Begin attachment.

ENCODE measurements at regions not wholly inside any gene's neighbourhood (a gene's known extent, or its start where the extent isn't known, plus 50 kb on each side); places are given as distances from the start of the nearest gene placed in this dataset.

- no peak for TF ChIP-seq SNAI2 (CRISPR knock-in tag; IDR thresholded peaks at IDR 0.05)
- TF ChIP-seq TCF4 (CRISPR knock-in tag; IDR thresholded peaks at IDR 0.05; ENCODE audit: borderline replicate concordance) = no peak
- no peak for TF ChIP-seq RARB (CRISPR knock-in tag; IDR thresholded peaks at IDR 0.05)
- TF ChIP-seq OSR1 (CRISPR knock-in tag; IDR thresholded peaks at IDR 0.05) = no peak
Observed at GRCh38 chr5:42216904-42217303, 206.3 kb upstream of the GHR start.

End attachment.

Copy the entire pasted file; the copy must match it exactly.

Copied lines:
ENCODE measurements at regions not wholly inside any gene's neighbourhood (a gene's known extent, or its start where the extent isn't known, plus 50 kb on each side); places are given as distances from the start of the nearest gene placed in this dataset.

- no peak for TF ChIP-seq SNAI2 (CRISPR knock-in tag; IDR thresholded peaks at IDR 0.05)
- TF ChIP-seq TCF4 (CRISPR knock-in tag; IDR thresholded peaks at IDR 0.05; ENCODE audit: borderline replicate concordance) = no peak
- no peak for TF ChIP-seq RARB (CRISPR knock-in tag; IDR thresholded peaks at IDR 0.05)
- TF ChIP-seq OSR1 (CRISPR knock-in tag; IDR thresholded peaks at IDR 0.05) = no peak
Observed at GRCh38 chr5:42216904-42217303, 206.3 kb upstream of the GHR start.